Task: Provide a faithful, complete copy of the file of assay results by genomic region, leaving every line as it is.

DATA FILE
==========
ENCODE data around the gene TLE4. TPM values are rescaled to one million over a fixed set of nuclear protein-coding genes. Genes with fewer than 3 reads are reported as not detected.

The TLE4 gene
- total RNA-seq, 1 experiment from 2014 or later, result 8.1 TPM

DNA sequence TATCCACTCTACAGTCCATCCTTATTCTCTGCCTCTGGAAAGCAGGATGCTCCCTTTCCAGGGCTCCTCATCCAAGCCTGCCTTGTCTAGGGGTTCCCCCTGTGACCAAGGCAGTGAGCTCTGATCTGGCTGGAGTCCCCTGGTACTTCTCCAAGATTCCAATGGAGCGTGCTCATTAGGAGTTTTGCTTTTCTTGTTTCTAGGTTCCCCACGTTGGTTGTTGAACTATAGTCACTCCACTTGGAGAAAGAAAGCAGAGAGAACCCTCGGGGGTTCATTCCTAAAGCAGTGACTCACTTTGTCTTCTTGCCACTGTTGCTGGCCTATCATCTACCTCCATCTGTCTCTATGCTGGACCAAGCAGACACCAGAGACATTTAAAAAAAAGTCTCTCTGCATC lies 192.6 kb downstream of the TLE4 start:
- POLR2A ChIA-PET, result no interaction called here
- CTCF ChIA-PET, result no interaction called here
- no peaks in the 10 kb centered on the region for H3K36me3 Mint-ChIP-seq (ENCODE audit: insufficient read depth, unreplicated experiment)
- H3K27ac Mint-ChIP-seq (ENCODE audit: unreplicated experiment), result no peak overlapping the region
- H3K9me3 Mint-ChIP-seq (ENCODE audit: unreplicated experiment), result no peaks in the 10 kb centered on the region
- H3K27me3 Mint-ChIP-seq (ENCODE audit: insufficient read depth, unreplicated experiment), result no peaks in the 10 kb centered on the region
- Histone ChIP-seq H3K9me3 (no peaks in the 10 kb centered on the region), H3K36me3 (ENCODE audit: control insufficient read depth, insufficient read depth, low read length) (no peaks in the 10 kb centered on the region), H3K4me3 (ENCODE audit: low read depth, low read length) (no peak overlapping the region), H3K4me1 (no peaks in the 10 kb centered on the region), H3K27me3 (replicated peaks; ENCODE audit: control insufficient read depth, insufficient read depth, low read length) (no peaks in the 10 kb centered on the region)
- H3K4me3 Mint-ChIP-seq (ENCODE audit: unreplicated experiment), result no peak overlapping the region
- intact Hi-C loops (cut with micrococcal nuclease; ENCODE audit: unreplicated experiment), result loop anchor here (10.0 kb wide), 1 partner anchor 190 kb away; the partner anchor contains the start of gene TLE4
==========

ENCODE data around the gene TLE4. TPM values are rescaled to one million over a fixed set of nuclear protein-coding genes. Genes with fewer than 3 reads are reported as not detected.

The TLE4 gene
- total RNA-seq, 1 experiment from 2014 or later, result 8.1 TPM

DNA sequence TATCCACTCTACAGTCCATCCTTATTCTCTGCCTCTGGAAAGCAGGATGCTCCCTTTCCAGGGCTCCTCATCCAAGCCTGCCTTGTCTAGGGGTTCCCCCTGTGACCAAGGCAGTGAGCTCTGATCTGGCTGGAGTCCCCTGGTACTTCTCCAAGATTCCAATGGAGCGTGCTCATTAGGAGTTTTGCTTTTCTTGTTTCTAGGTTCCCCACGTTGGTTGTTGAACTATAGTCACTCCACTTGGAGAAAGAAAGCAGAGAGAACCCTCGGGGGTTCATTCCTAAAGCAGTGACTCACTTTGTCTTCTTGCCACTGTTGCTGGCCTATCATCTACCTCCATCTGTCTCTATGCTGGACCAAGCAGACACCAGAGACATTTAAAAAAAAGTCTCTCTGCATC lies 192.6 kb downstream of the TLE4 start:
- POLR2A ChIA-PET, result no interaction called here
- CTCF ChIA-PET, result no interaction called here
- no peaks in the 10 kb centered on the region for H3K36me3 Mint-ChIP-seq (ENCODE audit: insufficient read depth, unreplicated experiment)
- H3K27ac Mint-ChIP-seq (ENCODE audit: unreplicated experiment), result no peak overlapping the region
- H3K9me3 Mint-ChIP-seq (ENCODE audit: unreplicated experiment), result no peaks in the 10 kb centered on the region
- H3K27me3 Mint-ChIP-seq (ENCODE audit: insufficient read depth, unreplicated experiment), result no peaks in the 10 kb centered on the region
- Histone ChIP-seq H3K9me3 (no peaks in the 10 kb centered on the region), H3K36me3 (ENCODE audit: control insufficient read depth, insufficient read depth, low read length) (no peaks in the 10 kb centered on the region), H3K4me3 (ENCODE audit: low read depth, low read length) (no peak overlapping the region), H3K4me1 (no peaks in the 10 kb centered on the region), H3K27me3 (replicated peaks; ENCODE audit: control insufficient read depth, insufficient read depth, low read length) (no peaks in the 10 kb centered on the region)
- H3K4me3 Mint-ChIP-seq (ENCODE audit: unreplicated experiment), result no peak overlapping the region
- intact Hi-C loops (cut with micrococcal nuclease; ENCODE audit: unreplicated experiment), result loop anchor here (10.0 kb wide), 1 partner anchor 190 kb away; the partner anchor contains the start of gene TLE4